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Up and Coming IOS Game Apps

If you are looking for some time to kill with some wickedly fun games, look no further than the iTunes App Store. Here is a glance into the top 10 games in the app store and what...

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Preston Gralla

Preston Gralla

A technology expert and author of more than 35 books, including...

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Derek Torres

Author and contributor to Microsoft's online Expert Zone

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Mark Justice Hinton

Owner of PC Training and Consulting and instructor at the...

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This Vista Upgrade Won't Hurt

As you browse the internet, you’re bombarded with media images of the latest and greatest gadgets and gizmos—better, faster and more full-featured than ever before. But while you can’t jump on every bandwagon, if you use a computer, you’re probably wondering if Microsoft’s latest operating system, Windows Vista, should be next on your shopping list.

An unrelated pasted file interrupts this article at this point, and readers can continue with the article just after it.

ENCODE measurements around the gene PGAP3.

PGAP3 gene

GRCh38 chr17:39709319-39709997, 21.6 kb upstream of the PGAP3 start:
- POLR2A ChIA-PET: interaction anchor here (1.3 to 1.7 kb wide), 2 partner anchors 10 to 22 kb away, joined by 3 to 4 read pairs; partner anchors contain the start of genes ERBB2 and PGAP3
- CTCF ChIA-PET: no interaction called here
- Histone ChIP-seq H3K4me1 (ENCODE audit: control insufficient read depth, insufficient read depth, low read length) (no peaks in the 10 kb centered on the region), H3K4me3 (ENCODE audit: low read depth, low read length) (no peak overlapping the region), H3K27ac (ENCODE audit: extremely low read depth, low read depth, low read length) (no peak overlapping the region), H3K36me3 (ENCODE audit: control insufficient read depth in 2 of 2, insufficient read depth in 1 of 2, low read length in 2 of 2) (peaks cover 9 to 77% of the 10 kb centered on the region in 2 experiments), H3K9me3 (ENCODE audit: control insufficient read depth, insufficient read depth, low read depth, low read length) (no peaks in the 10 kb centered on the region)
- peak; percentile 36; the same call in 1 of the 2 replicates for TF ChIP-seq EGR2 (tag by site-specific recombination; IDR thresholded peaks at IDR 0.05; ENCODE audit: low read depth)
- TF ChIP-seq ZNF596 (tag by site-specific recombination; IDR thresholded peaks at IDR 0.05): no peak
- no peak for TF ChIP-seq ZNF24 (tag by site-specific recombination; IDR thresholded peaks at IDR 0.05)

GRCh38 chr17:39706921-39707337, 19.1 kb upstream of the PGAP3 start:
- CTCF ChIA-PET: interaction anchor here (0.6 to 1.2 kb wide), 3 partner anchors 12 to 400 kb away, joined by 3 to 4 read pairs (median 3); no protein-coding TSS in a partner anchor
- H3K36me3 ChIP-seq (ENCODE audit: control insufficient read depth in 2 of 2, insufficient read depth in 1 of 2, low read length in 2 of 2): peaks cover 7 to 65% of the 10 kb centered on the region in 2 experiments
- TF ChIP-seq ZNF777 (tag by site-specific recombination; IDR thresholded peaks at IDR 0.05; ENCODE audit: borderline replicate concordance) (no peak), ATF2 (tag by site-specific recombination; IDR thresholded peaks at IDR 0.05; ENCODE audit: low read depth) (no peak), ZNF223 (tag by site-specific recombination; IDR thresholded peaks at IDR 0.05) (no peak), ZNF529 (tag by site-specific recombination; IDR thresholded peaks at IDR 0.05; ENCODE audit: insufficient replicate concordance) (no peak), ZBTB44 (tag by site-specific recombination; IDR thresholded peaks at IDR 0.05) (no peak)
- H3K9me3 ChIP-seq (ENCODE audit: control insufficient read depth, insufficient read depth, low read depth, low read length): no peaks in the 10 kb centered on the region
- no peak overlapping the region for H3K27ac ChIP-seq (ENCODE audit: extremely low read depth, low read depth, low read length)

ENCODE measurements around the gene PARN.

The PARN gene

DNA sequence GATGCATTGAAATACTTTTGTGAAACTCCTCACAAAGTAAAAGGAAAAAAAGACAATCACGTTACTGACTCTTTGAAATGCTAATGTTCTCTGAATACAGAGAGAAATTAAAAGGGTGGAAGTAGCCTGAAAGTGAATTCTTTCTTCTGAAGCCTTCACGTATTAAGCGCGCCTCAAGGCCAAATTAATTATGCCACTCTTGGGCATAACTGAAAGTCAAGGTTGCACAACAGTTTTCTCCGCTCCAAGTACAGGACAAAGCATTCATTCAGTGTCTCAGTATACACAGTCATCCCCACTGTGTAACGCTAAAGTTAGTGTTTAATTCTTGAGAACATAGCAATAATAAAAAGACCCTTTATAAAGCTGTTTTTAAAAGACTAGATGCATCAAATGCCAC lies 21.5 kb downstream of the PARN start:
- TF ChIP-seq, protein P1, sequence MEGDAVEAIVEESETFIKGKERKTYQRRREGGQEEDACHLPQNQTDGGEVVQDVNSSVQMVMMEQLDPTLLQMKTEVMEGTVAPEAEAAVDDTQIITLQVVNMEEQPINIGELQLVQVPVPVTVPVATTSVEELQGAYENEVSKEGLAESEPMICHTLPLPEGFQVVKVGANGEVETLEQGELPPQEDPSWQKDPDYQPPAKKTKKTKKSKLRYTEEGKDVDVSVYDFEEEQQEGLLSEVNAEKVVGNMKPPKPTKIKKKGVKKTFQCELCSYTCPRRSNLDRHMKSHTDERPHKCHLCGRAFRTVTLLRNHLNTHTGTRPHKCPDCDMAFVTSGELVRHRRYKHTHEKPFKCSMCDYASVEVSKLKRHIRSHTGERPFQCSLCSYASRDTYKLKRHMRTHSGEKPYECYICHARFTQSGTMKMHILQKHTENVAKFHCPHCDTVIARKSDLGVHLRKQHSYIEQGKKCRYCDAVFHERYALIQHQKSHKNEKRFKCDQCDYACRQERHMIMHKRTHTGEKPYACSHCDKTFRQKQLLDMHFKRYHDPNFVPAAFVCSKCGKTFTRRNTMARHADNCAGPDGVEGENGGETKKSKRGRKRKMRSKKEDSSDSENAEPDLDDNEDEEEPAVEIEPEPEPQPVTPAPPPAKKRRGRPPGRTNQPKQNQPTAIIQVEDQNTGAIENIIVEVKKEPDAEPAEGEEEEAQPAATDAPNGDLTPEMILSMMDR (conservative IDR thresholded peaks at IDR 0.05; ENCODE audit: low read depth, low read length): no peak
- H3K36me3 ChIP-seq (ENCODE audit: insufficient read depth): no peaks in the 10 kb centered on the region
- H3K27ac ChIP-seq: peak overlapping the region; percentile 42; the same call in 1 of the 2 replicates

According to Reuters, by the end of September 2007, Microsoft had sold 88 million Vista licenses, and by July 2008 all new Windows-based computers will have the Windows Vista operating system. But what does it really take to make the switch?

Upgrading an operating system is not an overnight thing. During the first 30 days of upgrading to Windows Vista, you may feel overwhelmed by the differences in this new release. You’ll have to get used to new ways of doing things, and maybe even work out some issues. For example, new programs or hardware devices don’t always seem to work right away. But as long as you do your homework, have the right attitude and take the learning process one step at a time, the first 30 days of upgrading to Windows Vista can be pretty exhilarating—a time of learning new things, experiencing the coolest technology and ultimately, wrapping your arms around a brand new OS.

The Right Tools for the Upgrade

The most important factor in your Windows Vista upgrade is your computer. Windows Vista sports a snazzy, new interface—Windows Aero—and lots of new-and-improved features, so Vista demands a bounty of system resources. Experts agree that the best way to use Windows Vista is on a new PC with the OS preinstalled. The only time you should even consider upgrading an existing PC is if it’s less than two years old and its hardware beats Microsoft’s minimum requirements by a mile.

Posted: 1/14/08